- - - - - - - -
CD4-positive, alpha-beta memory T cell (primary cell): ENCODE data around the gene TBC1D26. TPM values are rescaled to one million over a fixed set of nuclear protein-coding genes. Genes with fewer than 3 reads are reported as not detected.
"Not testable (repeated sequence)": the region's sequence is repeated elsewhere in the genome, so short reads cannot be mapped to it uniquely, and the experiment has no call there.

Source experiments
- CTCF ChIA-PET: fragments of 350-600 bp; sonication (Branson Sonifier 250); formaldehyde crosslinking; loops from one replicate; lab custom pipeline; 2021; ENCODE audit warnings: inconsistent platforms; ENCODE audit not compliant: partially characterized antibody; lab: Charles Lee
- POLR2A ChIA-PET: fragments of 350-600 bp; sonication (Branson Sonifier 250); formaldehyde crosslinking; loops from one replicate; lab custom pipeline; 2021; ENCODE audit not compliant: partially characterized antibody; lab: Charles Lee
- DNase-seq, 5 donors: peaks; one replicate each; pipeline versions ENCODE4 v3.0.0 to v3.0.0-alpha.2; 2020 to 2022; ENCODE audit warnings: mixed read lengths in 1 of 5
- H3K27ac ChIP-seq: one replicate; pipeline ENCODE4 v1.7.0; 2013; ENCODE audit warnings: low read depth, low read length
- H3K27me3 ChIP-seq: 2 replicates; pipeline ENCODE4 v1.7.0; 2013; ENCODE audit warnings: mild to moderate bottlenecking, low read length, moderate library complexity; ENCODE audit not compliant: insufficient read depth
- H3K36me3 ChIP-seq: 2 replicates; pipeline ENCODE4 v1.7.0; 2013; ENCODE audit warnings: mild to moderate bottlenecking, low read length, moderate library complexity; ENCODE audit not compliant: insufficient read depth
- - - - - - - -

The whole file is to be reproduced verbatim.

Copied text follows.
CD4-positive, alpha-beta memory T cell (primary cell): ENCODE data around the gene TBC1D26. TPM values are rescaled to one million over a fixed set of nuclear protein-coding genes. Genes with fewer than 3 reads are reported as not detected.
"Not testable (repeated sequence)": the region's sequence is repeated elsewhere in the genome, so short reads cannot be mapped to it uniquely, and the experiment has no call there.

Source experiments
- CTCF ChIA-PET: fragments of 350-600 bp; sonication (Branson Sonifier 250); formaldehyde crosslinking; loops from one replicate; lab custom pipeline; 2021; ENCODE audit warnings: inconsistent platforms; ENCODE audit not compliant: partially characterized antibody; lab: Charles Lee
- POLR2A ChIA-PET: fragments of 350-600 bp; sonication (Branson Sonifier 250); formaldehyde crosslinking; loops from one replicate; lab custom pipeline; 2021; ENCODE audit not compliant: partially characterized antibody; lab: Charles Lee
- DNase-seq, 5 donors: peaks; one replicate each; pipeline versions ENCODE4 v3.0.0 to v3.0.0-alpha.2; 2020 to 2022; ENCODE audit warnings: mixed read lengths in 1 of 5
- H3K27ac ChIP-seq: one replicate; pipeline ENCODE4 v1.7.0; 2013; ENCODE audit warnings: low read depth, low read length
- H3K27me3 ChIP-seq: 2 replicates; pipeline ENCODE4 v1.7.0; 2013; ENCODE audit warnings: mild to moderate bottlenecking, low read length, moderate library complexity; ENCODE audit not compliant: insufficient read depth
- H3K36me3 ChIP-seq: 2 replicates; pipeline ENCODE4 v1.7.0; 2013; ENCODE audit warnings: mild to moderate bottlenecking, low read length, moderate library complexity; ENCODE audit not compliant: insufficient read depth